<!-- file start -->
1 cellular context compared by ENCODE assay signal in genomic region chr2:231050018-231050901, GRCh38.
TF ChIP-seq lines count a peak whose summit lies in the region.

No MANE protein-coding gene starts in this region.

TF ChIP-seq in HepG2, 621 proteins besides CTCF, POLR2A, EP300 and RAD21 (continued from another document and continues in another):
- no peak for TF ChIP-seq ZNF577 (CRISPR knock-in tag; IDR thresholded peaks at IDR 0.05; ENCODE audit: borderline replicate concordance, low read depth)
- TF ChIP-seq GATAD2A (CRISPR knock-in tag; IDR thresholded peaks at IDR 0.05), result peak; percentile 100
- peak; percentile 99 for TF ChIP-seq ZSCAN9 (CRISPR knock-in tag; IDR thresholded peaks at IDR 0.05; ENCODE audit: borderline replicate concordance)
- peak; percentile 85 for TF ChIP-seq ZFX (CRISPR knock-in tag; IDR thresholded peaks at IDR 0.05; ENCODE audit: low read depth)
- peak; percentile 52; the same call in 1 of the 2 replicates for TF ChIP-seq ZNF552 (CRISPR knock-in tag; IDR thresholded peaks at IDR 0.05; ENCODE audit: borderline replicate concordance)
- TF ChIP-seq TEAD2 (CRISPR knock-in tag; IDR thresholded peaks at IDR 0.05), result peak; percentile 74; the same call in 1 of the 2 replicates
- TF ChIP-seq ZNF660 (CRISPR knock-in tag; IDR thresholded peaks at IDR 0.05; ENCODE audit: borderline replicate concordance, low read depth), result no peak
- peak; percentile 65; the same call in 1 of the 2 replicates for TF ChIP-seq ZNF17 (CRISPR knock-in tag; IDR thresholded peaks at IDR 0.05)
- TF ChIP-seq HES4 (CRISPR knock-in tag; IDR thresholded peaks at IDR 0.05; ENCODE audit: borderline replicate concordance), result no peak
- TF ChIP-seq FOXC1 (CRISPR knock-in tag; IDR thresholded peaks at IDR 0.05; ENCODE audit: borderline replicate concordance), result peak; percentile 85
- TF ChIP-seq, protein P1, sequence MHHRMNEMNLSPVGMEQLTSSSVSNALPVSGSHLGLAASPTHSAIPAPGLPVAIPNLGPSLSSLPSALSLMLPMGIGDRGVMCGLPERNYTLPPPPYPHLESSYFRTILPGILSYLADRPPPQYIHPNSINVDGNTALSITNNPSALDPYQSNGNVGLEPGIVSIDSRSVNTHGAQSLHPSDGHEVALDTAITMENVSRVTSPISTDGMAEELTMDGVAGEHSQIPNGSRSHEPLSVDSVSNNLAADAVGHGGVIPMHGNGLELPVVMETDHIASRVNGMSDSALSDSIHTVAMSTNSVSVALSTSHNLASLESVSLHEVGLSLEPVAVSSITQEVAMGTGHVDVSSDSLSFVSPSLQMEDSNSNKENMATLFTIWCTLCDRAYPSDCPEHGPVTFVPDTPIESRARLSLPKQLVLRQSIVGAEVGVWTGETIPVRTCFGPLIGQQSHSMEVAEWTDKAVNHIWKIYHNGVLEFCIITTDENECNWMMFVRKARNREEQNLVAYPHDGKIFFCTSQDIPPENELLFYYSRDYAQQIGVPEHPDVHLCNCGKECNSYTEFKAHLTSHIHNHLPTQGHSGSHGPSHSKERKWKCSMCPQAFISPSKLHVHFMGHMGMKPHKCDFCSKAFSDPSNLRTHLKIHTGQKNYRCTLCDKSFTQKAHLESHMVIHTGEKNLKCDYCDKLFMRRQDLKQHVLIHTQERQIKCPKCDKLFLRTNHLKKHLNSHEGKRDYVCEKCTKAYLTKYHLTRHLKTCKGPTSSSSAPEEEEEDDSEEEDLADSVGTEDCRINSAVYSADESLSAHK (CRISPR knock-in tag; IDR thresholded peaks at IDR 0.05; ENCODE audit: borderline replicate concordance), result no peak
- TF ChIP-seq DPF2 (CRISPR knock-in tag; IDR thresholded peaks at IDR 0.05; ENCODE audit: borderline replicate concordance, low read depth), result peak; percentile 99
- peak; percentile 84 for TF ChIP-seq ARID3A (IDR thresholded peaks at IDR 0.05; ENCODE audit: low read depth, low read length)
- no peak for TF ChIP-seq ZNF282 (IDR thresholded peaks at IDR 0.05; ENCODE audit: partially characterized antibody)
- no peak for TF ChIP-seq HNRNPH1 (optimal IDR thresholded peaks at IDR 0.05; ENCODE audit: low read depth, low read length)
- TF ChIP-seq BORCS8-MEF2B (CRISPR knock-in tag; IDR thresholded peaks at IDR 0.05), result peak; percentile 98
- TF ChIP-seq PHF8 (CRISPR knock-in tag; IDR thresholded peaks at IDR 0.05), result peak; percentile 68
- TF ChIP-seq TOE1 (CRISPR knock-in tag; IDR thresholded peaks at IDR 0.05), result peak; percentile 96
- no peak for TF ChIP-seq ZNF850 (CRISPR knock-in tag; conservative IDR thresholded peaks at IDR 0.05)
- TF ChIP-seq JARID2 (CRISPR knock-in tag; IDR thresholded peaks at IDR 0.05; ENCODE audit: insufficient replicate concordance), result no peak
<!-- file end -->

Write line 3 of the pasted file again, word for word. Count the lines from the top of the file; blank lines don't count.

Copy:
No MANE protein-coding gene starts in this region.